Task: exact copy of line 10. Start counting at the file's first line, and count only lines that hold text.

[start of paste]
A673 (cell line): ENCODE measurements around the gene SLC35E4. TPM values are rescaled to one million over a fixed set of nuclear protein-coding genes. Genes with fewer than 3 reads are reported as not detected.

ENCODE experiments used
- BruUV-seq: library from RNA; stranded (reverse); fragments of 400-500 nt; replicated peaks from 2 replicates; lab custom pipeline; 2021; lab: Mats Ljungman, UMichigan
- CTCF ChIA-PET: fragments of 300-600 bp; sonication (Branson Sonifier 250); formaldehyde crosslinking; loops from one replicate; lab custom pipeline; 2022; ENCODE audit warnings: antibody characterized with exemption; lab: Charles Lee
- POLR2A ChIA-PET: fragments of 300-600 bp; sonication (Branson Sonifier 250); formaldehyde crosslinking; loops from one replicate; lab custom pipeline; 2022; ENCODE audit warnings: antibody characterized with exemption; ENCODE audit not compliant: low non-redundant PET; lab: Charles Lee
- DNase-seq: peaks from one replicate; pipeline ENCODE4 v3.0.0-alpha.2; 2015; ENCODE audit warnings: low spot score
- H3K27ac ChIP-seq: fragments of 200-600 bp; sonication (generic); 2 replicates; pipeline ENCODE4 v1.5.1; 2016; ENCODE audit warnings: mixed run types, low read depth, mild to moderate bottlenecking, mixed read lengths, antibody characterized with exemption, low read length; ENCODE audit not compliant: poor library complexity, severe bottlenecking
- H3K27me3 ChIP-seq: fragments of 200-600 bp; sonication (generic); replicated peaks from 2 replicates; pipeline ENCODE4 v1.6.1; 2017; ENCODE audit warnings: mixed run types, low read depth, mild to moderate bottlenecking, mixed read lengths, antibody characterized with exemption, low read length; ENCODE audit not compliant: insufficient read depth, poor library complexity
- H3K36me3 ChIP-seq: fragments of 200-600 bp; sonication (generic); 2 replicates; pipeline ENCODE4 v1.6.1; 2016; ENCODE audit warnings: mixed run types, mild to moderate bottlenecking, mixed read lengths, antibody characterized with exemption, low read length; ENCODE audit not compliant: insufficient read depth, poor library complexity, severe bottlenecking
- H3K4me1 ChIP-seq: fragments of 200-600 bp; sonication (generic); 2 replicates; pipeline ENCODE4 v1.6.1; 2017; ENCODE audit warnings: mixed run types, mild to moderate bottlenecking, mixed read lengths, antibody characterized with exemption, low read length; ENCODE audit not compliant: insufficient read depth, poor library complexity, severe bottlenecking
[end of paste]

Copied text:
- H3K4me1 ChIP-seq: fragments of 200-600 bp; sonication (generic); 2 replicates; pipeline ENCODE4 v1.6.1; 2017; ENCODE audit warnings: mixed run types, mild to moderate bottlenecking, mixed read lengths, antibody characterized with exemption, low read length; ENCODE audit not compliant: insufficient read depth, poor library complexity, severe bottlenecking